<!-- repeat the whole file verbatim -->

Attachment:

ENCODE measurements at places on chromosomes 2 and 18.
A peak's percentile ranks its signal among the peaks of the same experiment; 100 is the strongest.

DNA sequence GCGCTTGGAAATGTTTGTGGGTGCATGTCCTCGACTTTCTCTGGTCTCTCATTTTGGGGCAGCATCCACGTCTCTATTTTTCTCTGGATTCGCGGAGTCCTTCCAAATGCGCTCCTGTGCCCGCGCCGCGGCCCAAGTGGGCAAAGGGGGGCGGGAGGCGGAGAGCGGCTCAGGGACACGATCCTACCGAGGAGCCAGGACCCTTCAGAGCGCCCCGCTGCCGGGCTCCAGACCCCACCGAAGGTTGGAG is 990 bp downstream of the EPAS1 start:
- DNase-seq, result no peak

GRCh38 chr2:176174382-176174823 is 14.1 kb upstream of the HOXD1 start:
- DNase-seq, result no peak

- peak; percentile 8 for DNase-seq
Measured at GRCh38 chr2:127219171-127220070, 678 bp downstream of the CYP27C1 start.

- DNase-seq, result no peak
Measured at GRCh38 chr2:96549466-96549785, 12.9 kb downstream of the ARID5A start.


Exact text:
ENCODE measurements at places on chromosomes 2 and 18.
A peak's percentile ranks its signal among the peaks of the same experiment; 100 is the strongest.

DNA sequence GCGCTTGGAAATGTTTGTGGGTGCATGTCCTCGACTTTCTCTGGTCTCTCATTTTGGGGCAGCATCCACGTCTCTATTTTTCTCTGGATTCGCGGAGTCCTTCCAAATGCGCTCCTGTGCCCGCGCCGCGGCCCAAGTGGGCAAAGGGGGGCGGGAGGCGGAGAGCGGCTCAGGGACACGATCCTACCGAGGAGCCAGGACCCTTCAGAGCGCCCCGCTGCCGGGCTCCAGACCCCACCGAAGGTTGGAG is 990 bp downstream of the EPAS1 start:
- DNase-seq, result no peak

GRCh38 chr2:176174382-176174823 is 14.1 kb upstream of the HOXD1 start:
- DNase-seq, result no peak

- peak; percentile 8 for DNase-seq
Measured at GRCh38 chr2:127219171-127220070, 678 bp downstream of the CYP27C1 start.

- DNase-seq, result no peak
Measured at GRCh38 chr2:96549466-96549785, 12.9 kb downstream of the ARID5A start.